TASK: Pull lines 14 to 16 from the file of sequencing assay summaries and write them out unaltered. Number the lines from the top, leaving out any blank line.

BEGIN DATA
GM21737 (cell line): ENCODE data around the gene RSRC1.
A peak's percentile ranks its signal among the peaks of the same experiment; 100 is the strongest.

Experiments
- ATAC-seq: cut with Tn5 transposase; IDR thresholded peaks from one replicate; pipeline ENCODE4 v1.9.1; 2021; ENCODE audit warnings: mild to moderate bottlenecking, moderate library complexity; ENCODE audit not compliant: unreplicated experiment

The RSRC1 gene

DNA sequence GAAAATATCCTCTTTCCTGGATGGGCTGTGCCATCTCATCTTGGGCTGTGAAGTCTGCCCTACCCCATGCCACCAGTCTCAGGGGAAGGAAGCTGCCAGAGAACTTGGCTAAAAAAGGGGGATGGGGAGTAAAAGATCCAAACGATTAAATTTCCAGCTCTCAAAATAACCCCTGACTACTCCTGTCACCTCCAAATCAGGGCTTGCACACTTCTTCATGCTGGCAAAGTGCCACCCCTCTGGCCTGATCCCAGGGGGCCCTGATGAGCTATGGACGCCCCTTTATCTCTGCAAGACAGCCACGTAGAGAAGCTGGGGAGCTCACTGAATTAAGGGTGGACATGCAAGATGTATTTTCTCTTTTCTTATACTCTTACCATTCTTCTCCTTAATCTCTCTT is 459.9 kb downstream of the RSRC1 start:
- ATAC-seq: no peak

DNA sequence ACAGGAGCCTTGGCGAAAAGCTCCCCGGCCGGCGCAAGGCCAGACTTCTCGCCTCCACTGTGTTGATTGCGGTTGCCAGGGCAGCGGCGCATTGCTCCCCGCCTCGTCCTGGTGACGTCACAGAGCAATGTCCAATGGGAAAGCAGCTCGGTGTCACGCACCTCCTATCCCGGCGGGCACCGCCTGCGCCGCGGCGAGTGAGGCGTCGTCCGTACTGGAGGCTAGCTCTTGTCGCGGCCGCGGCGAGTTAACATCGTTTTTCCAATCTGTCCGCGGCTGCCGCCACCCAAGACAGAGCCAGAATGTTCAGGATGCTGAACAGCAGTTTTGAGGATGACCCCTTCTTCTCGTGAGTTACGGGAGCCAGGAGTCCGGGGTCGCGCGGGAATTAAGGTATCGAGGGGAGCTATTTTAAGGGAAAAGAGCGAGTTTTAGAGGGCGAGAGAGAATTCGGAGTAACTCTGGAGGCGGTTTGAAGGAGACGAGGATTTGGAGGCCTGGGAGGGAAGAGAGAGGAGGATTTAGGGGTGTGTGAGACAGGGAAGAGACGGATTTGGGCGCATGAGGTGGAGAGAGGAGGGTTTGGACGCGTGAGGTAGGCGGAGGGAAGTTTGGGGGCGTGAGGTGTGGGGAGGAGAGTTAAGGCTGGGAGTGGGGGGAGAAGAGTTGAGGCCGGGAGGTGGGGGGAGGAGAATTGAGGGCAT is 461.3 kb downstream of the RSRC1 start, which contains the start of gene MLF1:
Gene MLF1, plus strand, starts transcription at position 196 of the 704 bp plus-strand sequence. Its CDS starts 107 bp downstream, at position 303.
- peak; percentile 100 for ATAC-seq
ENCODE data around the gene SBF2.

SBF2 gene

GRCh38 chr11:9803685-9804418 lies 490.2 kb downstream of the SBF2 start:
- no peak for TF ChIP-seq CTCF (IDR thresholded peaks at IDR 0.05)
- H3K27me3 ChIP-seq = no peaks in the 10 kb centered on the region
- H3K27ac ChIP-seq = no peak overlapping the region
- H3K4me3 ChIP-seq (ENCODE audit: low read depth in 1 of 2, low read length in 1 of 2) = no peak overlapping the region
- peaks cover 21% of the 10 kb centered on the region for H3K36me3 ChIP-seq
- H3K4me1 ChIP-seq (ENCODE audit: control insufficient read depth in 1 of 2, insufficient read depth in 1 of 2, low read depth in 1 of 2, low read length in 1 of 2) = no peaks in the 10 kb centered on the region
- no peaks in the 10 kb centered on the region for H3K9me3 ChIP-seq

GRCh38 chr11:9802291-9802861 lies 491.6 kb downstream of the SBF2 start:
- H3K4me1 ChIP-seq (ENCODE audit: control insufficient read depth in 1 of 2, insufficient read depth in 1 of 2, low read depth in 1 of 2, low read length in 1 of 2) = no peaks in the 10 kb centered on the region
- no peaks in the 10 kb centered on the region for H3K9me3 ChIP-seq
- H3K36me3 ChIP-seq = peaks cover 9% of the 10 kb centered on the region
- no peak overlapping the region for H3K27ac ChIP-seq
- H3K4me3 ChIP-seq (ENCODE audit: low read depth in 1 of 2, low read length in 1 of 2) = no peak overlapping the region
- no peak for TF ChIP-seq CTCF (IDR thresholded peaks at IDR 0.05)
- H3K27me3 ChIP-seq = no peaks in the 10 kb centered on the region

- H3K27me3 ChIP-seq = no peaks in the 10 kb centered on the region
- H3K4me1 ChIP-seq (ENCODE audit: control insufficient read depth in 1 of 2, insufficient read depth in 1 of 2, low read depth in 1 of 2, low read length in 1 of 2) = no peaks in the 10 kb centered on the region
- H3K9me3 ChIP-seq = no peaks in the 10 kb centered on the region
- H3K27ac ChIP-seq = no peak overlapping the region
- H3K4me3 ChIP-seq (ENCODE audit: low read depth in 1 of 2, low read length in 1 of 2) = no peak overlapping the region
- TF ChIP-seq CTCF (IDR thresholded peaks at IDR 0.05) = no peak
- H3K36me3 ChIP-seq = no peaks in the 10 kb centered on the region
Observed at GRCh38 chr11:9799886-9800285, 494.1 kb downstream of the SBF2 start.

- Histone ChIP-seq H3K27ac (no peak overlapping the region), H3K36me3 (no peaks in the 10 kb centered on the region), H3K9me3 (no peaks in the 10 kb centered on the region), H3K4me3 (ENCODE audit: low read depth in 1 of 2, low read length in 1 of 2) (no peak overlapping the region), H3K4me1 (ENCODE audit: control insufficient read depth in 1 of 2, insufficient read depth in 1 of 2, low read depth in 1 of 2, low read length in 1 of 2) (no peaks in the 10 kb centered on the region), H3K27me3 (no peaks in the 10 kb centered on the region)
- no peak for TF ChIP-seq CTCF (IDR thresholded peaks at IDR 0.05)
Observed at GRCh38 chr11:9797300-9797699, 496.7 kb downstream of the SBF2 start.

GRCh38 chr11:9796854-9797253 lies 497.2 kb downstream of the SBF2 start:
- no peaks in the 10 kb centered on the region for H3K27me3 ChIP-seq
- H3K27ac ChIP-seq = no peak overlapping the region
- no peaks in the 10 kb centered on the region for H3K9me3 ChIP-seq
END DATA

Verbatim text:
- no peak for TF ChIP-seq CTCF (IDR thresholded peaks at IDR 0.05)
- H3K27me3 ChIP-seq = no peaks in the 10 kb centered on the region
- H3K27ac ChIP-seq = no peak overlapping the region